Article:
Devaluation of the Earth, hostility towards the Earth, fear of the Earth: these are all from the psychological point of view the expression of a weak patriarchal consciousness that knows no other way to help itself than to withdraw violently from the fascinating and overwhelming domain of the Earthly. For we know that the archetypal projection of the Masculine experiences, not without justice, the Earth as the unconscious-making, instinct-entangling, and therefore dangerous Feminine. At the same time the projection of the masculine anima is mingled with the living image of the Earth archetype in the unconscious of man; and the more one-sidedly masculine man's conscious mind is the more primitive, unreliable, and therefore dangerous his anima will be. However, the Earth archetype, in compensation to the divinity of the archetype of Heaven and the Father, that determined the consciousness of medieval man, is fused together with the archaic image of the Mother Goddess. Yet in its struggle against this Mother Goddess, the conscious mind, in its historical development, has had great difficulty in asserting itself so as to reach its – patriarchal - independence. The insecurity of this conscious mind-and we have profound experience of how insecure the position of the conscious mind still is in modern man-is always bound up with fear of the unconscious, and no well-meaning theory "against fear" will be able to rid the world of this deeply rooted anxiety, which at different times has been projected on different objects. Whether this anxiety expresses itself in a religious form as the medieval fear of demons or witches, or politically as the modern fear of war with the State beyond the Iron Curtain, in every case we are dealing with a projection, though at the same time the anxiety is justified. In reality, our small ego-consciousness is justifiably afraid of the superior power of the collective forces, both without and within. In the history of the development of the conscious mind, for reasons which we cannot pursue here, the archetype of the Masculine Heaven is connected positively with the conscious mind, and the collective powers that threaten and devour the conscious mind both from without and within, are regarded as Feminine. A negative evaluation of the Earth archetype is therefore necessary and inevitable for a masculine, patriarchal conscious mind that is still weak. But this validity only applies in relation to a specific type of conscious mind; it alters as the integration of the human personality advances, and the conscious mind is strengthened and extended. A one-sided conscious mind, such as prevailed in the medieval patriarchal order, is certainly radical, even fanatical, but in a psychological sense it is by no means strong. As a result of the one-sidedness of the conscious mind, the human personality becomes involved in an equally one-sided opposition to its own unconscious, so that actually a split occurs. Even if, for example, the Masculine principle identifies itself with the world of Heaven, and projects the evil world of Earth outwards on the alien Feminine principle, both worlds are still parts of the personality, and the repressing masculine spiritual world of Heaven and of the values of the conscious mind is continually undermined and threatened by the repressed but constantly attacking opposite side. That is why the religious fanaticism of the representatives of the patriarchal World of Heaven reached its climax in the Inquisition and the witch trials, at the very moment when the influence of the archetype of Heaven, which had ruled the Middle Ages and the previous period, began to wane, and the opposite image of the Feminine Earth archetype began to emerge.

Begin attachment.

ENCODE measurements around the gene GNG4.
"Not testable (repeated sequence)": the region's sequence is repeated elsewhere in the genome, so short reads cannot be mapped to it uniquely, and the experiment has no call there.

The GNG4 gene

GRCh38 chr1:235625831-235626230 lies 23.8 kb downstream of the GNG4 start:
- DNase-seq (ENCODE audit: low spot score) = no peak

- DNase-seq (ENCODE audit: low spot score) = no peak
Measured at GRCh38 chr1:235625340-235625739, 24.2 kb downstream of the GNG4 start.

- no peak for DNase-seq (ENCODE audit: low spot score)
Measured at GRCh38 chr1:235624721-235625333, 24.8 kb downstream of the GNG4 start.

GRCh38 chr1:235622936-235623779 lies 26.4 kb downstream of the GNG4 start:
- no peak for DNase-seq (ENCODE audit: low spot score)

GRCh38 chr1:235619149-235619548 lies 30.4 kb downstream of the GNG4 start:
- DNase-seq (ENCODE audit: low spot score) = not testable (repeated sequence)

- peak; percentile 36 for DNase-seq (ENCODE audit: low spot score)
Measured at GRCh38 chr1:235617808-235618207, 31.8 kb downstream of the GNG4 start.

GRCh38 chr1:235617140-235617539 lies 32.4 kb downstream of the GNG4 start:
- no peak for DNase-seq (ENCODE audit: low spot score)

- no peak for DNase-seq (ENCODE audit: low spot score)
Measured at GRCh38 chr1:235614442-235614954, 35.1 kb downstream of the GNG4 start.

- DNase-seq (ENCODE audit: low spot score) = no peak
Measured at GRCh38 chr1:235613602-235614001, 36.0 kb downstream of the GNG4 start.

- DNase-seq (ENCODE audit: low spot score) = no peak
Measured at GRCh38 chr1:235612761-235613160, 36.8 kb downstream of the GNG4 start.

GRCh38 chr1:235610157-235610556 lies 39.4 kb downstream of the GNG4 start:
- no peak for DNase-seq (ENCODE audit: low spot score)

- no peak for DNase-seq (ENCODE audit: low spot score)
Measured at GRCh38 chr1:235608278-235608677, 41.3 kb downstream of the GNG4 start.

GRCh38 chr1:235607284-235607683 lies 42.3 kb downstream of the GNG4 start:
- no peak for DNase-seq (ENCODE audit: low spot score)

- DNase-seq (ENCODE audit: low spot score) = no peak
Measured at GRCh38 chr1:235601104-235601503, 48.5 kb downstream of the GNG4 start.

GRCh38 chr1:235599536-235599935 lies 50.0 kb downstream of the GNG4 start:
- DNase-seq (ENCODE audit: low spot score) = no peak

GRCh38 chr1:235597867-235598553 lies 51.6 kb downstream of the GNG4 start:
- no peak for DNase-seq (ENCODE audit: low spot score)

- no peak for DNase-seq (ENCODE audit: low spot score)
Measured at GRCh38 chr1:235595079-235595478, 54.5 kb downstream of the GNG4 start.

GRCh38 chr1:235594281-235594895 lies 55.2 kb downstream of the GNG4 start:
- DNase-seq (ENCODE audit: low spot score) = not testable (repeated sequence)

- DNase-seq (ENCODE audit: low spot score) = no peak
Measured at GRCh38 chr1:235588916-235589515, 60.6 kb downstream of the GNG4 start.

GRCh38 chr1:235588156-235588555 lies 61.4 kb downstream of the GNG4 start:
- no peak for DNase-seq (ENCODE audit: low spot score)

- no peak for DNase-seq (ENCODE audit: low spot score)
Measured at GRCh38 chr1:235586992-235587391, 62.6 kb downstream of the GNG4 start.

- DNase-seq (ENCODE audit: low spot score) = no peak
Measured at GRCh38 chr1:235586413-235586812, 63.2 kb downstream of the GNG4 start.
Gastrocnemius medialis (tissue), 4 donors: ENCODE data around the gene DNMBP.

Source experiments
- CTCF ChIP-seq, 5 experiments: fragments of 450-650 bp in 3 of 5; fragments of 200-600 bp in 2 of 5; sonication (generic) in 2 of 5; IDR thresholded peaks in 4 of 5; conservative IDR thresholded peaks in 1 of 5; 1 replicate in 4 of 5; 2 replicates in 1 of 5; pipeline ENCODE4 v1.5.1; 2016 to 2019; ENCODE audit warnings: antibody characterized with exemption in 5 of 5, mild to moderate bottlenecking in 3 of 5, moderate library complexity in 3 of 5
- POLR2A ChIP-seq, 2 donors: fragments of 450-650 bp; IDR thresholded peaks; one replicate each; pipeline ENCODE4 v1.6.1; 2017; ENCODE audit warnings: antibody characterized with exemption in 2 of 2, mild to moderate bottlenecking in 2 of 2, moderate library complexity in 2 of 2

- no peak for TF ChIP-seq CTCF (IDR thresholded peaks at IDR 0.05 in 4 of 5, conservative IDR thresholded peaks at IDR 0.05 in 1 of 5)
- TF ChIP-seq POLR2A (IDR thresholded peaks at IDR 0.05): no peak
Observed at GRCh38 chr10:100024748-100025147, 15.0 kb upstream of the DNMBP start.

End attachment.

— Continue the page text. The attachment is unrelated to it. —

Erich Neumann (The Fear of the Feminine and Other Essays on Feminine Psychology)
I’d spent so many years internalizing my failures that I didn’t trust anyone who didn’t confirm my insecurities. There was comfort in the familiar, even if the familiar sucked. Being small was easier than putting myself out there for other people to judge.
Ana Huang (King of Pride (Kings of Sin, #2))